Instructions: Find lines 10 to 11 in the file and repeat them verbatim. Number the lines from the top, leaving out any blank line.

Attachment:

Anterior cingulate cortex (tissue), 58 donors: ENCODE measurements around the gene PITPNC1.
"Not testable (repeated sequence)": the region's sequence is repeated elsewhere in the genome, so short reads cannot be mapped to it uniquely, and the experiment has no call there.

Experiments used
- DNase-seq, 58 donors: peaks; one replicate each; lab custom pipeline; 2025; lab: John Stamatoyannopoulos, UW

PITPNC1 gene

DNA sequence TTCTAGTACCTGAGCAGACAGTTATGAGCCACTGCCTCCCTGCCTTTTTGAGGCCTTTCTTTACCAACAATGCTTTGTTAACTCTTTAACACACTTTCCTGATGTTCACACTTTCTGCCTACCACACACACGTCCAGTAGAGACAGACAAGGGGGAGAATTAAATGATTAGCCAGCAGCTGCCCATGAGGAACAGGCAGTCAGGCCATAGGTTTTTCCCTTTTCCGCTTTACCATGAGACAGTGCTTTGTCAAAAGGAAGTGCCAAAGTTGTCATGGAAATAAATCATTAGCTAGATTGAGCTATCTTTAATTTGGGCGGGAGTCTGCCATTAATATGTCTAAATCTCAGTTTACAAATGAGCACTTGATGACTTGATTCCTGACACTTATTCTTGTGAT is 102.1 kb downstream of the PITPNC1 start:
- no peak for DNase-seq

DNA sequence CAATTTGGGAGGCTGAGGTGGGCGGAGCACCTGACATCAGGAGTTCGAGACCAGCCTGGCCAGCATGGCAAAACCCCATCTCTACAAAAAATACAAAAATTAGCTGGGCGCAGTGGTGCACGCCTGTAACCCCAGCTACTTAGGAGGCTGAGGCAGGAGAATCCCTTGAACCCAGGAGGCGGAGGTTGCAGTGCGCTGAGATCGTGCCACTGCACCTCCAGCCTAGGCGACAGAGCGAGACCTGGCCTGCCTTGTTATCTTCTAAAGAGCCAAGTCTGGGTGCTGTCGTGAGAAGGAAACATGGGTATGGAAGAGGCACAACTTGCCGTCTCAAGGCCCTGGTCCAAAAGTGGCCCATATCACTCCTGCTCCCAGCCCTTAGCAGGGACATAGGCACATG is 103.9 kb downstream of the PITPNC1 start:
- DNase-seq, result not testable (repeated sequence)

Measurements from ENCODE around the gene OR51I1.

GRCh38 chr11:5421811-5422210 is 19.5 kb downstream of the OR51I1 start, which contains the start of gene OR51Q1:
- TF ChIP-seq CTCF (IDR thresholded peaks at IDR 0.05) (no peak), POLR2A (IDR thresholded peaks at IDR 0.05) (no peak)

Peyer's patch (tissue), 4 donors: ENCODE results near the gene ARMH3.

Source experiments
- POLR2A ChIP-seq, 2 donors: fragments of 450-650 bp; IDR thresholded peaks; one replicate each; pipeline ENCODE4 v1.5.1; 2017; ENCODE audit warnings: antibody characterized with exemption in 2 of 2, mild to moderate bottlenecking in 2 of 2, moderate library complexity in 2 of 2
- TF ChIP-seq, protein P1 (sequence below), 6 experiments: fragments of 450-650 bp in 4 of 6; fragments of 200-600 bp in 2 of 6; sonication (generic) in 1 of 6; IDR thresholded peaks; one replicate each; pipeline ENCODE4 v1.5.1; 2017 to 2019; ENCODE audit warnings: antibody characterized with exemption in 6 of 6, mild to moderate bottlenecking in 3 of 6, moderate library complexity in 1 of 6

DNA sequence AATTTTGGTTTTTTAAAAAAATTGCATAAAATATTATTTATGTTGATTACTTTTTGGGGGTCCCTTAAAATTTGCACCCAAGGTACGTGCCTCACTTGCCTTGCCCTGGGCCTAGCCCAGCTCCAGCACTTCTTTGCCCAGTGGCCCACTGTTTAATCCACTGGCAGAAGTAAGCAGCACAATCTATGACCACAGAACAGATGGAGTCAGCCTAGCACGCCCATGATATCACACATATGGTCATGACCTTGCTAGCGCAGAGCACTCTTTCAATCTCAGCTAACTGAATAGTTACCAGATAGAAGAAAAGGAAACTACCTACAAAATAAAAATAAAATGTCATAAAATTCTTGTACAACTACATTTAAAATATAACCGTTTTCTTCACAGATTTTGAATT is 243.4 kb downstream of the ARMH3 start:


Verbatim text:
Measurements from ENCODE around the gene OR51I1.

GRCh38 chr11:5421811-5422210 is 19.5 kb downstream of the OR51I1 start, which contains the start of gene OR51Q1: